"I don't understand why everyone always gets exactly the same 95," he said one day, never one to leave well enough alone. "Do you think I'm stupid? Don't you know I know it's you?" The perfect setup. But bump, set...no spike, I said nothing. Even at that age, I was ethically opposed to the use of that word, "stupid;" it's cruel, and most often not true. My silence, of course, earned me a brief vacation the faculty and staff of Cole Middle School thought would be punitive. It's really hard to feel contrite, though, when you're flush with pride in refraining from the use of the word "stupid" in reference to an obviously stupid enemy.
If eschewing the use of the word "stupid" against obviously stupid enemies can be considered a source of pride, Napster and friends have a great deal to be proud of. On Monday, February 16, the 9th Circuit Court of Appeals rendered a decision stating that the injunction leveled against Napster by Judge Patel several months ago is valid ("required," even, they say), but added that Napster, Inc. may only be held liable for copyright infringement if it fails to take action after being notified of infringement. Thus, the court placed some of the burden on record companies and any offended bands to show infringement. The real stupidity came in the RIAA's response, when Hillary Rosen bleated, "We feel that Napster's business model is morally and legally wrong and we're very glad that the 9th Circuit Court agreed with us 100%." Business model? Napster, to date, has no business model.
Oh, Hillary. The RIAA could have helped bring a mutually beneficial—wildly beneficial—business model to Napster, as Bertelsmann in its astute foresight elected to do. The biggest coherent community of music consumers anyone has ever seen—somewhere around 61 million users, all huddled around a single server—is for the most part willing to shell out at least five dollars a month to use Napster, and a subscription model isn't that hard to implement, especially when you have the vast resources the Big Five record conglomerates have. I could do it, even, and I've only got about $19. The RIAA could participate in this, profit substantially from it, and, at long last, you, Hillary Rosen, could come off looking like a reasonable member of a reasonable institution. Instead, millions of people read the headlines and heard the stories of your "triumph," and went home and downloaded this now ultra-infamous Napster client just to see what all the fuss was about. And just as before, during the RIAA's attack on Diamond Multimedia's Rio, you look stupid. And paranoid, and irrational. What is it exactly that you fear? From here, it looks like a new means of targeted marketing and distribution and profit is freaking you out; I don't know how much the artists you claim to champion appreciate that.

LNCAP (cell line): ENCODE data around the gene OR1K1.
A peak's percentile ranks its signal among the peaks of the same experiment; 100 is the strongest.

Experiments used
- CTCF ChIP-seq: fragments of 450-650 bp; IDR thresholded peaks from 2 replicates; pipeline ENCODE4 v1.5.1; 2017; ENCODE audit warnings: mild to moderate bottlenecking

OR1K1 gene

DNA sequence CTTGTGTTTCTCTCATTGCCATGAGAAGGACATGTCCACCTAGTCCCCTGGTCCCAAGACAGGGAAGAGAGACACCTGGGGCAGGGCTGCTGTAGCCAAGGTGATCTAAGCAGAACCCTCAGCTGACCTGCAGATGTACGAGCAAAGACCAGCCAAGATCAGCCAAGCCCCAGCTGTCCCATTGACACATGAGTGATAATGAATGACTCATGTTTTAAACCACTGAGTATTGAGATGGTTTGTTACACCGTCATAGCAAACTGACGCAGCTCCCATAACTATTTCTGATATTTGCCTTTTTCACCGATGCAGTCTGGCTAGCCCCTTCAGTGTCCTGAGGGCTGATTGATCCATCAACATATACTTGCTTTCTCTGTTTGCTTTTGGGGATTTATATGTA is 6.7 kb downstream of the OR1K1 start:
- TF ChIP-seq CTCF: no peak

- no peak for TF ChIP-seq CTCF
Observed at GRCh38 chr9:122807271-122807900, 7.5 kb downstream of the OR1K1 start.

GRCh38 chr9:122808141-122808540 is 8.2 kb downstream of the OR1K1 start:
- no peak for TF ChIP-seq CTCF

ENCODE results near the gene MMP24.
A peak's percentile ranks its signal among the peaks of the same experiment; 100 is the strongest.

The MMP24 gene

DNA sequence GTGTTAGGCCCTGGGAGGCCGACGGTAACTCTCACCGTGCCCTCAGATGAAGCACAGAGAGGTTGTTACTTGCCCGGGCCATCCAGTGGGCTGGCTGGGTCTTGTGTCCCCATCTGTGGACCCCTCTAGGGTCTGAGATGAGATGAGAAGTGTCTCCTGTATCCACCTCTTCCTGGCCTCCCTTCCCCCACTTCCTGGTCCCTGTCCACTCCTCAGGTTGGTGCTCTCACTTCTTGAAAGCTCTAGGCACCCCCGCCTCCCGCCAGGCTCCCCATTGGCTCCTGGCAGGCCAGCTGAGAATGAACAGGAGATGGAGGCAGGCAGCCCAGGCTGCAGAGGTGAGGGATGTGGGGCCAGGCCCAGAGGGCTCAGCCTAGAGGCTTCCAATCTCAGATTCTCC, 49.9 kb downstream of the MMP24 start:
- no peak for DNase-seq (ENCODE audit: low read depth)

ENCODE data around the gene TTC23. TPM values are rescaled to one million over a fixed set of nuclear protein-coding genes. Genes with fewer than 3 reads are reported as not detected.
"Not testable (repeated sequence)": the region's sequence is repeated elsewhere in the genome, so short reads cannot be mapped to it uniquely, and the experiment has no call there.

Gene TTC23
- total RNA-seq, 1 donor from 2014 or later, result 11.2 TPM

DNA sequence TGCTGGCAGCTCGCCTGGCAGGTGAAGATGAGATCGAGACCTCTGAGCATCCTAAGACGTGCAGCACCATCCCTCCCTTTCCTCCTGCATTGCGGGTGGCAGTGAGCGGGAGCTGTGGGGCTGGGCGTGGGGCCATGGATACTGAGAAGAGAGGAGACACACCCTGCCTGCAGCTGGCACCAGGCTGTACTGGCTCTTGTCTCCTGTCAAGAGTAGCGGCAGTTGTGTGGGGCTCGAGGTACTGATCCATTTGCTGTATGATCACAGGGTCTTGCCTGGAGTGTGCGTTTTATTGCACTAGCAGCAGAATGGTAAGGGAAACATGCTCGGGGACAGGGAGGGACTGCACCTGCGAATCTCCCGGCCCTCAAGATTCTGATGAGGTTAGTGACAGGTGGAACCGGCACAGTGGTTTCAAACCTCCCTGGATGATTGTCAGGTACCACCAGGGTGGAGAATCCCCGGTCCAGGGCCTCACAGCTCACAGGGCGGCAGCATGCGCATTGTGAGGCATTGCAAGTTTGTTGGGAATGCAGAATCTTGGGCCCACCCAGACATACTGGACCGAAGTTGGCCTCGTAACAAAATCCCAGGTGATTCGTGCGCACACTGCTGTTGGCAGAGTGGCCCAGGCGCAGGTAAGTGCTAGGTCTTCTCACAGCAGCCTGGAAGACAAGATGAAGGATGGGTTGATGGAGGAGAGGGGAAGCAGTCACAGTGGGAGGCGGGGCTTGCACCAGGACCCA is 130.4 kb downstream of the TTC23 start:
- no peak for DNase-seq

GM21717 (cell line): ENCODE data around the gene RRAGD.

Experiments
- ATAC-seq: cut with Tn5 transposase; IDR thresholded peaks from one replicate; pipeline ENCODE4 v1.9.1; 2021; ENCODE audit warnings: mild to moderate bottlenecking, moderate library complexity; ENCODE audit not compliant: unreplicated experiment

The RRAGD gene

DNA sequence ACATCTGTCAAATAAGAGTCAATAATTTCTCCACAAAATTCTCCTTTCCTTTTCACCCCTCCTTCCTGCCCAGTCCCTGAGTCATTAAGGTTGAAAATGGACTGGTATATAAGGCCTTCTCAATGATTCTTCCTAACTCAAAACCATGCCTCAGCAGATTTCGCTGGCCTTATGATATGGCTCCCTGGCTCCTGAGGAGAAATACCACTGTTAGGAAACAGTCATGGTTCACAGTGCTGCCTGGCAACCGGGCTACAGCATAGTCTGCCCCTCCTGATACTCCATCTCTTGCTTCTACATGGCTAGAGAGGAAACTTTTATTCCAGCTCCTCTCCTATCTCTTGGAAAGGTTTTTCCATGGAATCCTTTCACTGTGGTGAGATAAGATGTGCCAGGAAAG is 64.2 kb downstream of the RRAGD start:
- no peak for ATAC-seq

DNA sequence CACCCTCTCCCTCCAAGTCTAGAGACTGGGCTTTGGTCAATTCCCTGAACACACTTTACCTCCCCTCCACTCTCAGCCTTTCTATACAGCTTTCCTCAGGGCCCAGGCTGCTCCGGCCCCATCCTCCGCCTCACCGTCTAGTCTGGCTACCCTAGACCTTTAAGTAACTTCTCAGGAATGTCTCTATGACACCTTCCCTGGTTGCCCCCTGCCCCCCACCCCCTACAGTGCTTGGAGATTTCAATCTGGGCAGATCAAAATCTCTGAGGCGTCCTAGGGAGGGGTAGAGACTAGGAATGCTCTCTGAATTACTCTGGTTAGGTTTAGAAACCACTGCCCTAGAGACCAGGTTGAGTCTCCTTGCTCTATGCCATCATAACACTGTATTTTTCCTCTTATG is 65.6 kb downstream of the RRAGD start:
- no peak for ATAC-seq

Here's what's got Hillary so happy, lifted in an act of Fair Use from Section VIII of the 9th Circuit Court of Appeals' decision:
"The district court correctly recognized that a preliminary injunction against Napster's participation in copyright infringement is not only warranted but required. We believe, however, that the scope of the injunction needs modification in light of our opinion. Specifically, we reiterate that contributory liability may potentially be imposed only to the extent that Napster (1) receives reasonable knowledge of specific infringing files with copyrighted musical compositions and sound recordings, (2) knows or should know that such files are available on the Napster system, and (3) fails to act to prevent viral distribution of the works."
This looks to be a death knell; how will Napster "act to prevent viral distribution" in complicity with the ruling, I wonder? Why didn't the Big Five just nip this whole thing in the bud by suing Cerfnet? But in spite of all this legal condemnation, I'm extremely optimistic, for a change. Whatever happens, Napster, or the spirit of a sued-dead Napster, will ultimately prevail. The only alternative to refusing to ally with Napster and its ilk is the Big 4—I won't include Bertelsmann here, since it has made its peace with the new distribution model—vanishing altogether, completely circumvented by this Napster-bred consumer. The 61 million who have taken to Napster will surely, if it dies, find a comparable alternative appearing elsewhere, and simply use that. We want to subscribe (for a reasonable fee, of course), we want to give artists their due, but if you won't accommodate us, we'll use alterNapster, or doppelNapster, or whatever. Big news: it's not that the music is free, it's that it's easy to get. Add to that the frustration and anger of artists watching this huge, unprecedented mass of concentrated consumers made to go away under litigation—brought by people who claim to represent them—and you've got an industry on the verge of rending itself into little bloody greedy bits. Nothing can withstand those kinds of forces, not even the law of the land.